From busking on the streets of southern France to winning Grammys and making Buzz Lightyear swing his spaceman hips, the Gipsy Kings have had an unbelievable story - and it's been unbelievable to no one more than them.
"We never anticipated that we could even do this for a living when we first started," said Tonino Baliardo, the group's lead guitarist. "We just continue to be amazed."
The group's roots begin with Baliardo's uncle, Jose Reyes, who had had a successful career singing flamenco and the more pop-ish rumba flamenco or Catalan rumba, which combined some of the stylistic touches of flamenco with danceable rhythms.
Two families of brothers and cousins joined together - initially with Jose Reyes and then on their own, playing wherever they could throughout their home base of southern France - at parties, on the street.
Suddenly, with a new producer and the release of their 1987 self-titled album, the band became an international phenomenon, taking a regional sound around the world. Despite some carping from flamenco purists and xenophobic rockers, the Gipsy Kings became the most-successful band of the burgeoning "world music" movement.
Asked if there were a particular moment when the members realized that they had landed in a place beyond their dreams, Baliardo said "It was when we were recognized by NARAS and our peers by receiving a Grammy. It was a monumental time for us as we never really thought about it until then. As I said, we have been amazed for 30 years."
While the group has tweaked their formula by adding untraditional elements and song choices, their basic sound has remained a recognizable constant: the rough, passionate flamenco-style singing, the powerful multi-guitar strumming and the "palmas" percussive clapping.
After the ubiquity of their initial hits "Bomboleo" and "Djobi Djoba," the Gipsy Kings continued to jump into the mainstream with unusual collaborations. They recorded songs with Ziggy Marley, Joan Baez and Bananarama; did a version of The Eagles "Hotel California" for the cult movie The Big Lebowski, and adapted Randy Newman's "You're Got a Friend in Me" for a memorable dance sequence in Toy Story 3.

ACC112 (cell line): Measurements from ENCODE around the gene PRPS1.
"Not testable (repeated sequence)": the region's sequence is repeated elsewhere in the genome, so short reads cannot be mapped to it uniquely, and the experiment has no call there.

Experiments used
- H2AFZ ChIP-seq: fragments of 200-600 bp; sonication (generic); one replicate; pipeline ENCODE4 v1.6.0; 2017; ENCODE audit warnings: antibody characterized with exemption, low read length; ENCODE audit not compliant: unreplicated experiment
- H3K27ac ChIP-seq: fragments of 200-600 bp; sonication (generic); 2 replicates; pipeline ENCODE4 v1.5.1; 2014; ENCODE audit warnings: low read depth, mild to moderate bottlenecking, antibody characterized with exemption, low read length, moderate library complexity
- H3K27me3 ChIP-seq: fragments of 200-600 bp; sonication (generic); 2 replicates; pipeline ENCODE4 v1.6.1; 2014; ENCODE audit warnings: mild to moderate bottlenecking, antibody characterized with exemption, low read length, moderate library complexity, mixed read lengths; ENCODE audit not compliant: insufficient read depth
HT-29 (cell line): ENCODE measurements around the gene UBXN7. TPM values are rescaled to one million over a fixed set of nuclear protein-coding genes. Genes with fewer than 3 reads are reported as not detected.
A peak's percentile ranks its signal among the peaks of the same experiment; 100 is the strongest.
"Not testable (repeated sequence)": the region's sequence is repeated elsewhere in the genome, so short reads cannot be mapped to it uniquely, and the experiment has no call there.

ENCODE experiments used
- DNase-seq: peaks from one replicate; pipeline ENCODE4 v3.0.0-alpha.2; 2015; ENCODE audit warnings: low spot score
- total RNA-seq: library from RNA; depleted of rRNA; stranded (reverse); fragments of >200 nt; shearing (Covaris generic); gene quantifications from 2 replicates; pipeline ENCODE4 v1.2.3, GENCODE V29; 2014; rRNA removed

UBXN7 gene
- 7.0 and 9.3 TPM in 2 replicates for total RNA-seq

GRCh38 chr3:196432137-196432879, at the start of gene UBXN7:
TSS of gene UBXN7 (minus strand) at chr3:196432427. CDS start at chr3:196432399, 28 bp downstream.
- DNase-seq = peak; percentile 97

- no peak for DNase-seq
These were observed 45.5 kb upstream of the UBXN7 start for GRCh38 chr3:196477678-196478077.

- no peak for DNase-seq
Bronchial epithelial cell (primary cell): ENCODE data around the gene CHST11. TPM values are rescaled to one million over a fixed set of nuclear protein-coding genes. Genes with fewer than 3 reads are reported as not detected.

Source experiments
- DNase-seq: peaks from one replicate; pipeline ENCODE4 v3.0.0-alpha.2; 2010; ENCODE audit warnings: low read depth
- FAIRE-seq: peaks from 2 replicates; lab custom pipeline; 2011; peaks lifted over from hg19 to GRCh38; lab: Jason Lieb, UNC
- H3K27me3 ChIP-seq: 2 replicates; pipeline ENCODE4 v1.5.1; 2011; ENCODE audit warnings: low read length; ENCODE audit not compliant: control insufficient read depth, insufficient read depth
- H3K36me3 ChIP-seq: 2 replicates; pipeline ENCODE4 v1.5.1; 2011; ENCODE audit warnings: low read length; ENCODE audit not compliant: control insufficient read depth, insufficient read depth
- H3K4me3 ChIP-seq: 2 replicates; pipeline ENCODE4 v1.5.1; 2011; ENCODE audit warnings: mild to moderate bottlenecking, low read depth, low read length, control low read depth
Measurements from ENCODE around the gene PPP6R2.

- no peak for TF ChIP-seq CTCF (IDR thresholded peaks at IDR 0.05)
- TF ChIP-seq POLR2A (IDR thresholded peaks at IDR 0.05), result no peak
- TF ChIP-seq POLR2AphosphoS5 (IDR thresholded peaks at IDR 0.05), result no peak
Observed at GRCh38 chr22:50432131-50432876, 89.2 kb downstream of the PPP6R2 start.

The band has reportedly sold close to 20 million albums worldwide and won several Grammys and gold record designations over the years. Along with the personal rewards of stardom, the Gipsy Kings' rise also created a positive image for the Gypsy or Roma people, who have been the targets of pervasive prejudice and oppression across Europe to this day.
While the Gipsy Kings have not been overtly political, they are keenly aware of their unusual place in the history of the Roma in Europe and have been happy to be tacit goodwill ambassadors. "We believe that whatever we can get out to the world helps the Gypsy community in general, which we greatly care about."
While the band has had personnel changes over the years and has recently spun off another group, Baliardo said the family ties have kept the band together. "We are all family first and foremost, second, we are Gypsy and have always had to struggle to get where we were going, so we were prepared for the ups and downs. But really we cannot complain, we have been truly blessed."
Their last album, Savor Flamenco, was released in 2013 was their first that was made up solely of songs they wrote and produced themselves. Baliardo said the band would be releasing a new album in 2017, but added that there would be "some surprises" this summer. They are ending the first leg of a U.S. tour, then go to Europe and return to North America later this year.
"We are now bringing our sons out to the front line," the guitarist continued, "who bring a whole new vitality to what we do. They are happy and hungry to make their mark. They bring a positive life force to us, which continues to grow and make us very happy."
The Kings perform their initial hit "Bombeleo" on Dancing With The Stars
Gipsy Kings take on Pixar in Toy Story 3